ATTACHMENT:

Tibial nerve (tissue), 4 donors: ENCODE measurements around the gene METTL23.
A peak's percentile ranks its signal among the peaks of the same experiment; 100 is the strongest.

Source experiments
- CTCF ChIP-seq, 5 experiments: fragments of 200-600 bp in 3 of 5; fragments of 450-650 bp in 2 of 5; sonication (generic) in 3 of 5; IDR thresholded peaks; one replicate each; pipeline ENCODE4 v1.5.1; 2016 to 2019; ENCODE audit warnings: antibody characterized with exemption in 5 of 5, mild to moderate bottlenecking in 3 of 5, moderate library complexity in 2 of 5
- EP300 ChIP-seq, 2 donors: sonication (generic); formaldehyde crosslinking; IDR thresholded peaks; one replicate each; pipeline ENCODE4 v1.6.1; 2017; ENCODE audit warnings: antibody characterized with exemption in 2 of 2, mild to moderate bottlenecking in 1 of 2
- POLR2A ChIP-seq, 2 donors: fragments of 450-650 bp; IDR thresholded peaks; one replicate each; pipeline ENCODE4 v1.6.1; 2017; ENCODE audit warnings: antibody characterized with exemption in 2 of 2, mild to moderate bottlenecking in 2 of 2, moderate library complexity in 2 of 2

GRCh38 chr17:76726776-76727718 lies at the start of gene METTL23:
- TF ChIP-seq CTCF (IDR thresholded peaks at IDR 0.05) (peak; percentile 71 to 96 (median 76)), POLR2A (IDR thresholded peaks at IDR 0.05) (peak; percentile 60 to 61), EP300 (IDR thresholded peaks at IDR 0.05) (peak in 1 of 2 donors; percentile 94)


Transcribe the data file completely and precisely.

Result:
Tibial nerve (tissue), 4 donors: ENCODE measurements around the gene METTL23.
A peak's percentile ranks its signal among the peaks of the same experiment; 100 is the strongest.

Source experiments
- CTCF ChIP-seq, 5 experiments: fragments of 200-600 bp in 3 of 5; fragments of 450-650 bp in 2 of 5; sonication (generic) in 3 of 5; IDR thresholded peaks; one replicate each; pipeline ENCODE4 v1.5.1; 2016 to 2019; ENCODE audit warnings: antibody characterized with exemption in 5 of 5, mild to moderate bottlenecking in 3 of 5, moderate library complexity in 2 of 5
- EP300 ChIP-seq, 2 donors: sonication (generic); formaldehyde crosslinking; IDR thresholded peaks; one replicate each; pipeline ENCODE4 v1.6.1; 2017; ENCODE audit warnings: antibody characterized with exemption in 2 of 2, mild to moderate bottlenecking in 1 of 2
- POLR2A ChIP-seq, 2 donors: fragments of 450-650 bp; IDR thresholded peaks; one replicate each; pipeline ENCODE4 v1.6.1; 2017; ENCODE audit warnings: antibody characterized with exemption in 2 of 2, mild to moderate bottlenecking in 2 of 2, moderate library complexity in 2 of 2

GRCh38 chr17:76726776-76727718 lies at the start of gene METTL23:
- TF ChIP-seq CTCF (IDR thresholded peaks at IDR 0.05) (peak; percentile 71 to 96 (median 76)), POLR2A (IDR thresholded peaks at IDR 0.05) (peak; percentile 60 to 61), EP300 (IDR thresholded peaks at IDR 0.05) (peak in 1 of 2 donors; percentile 94)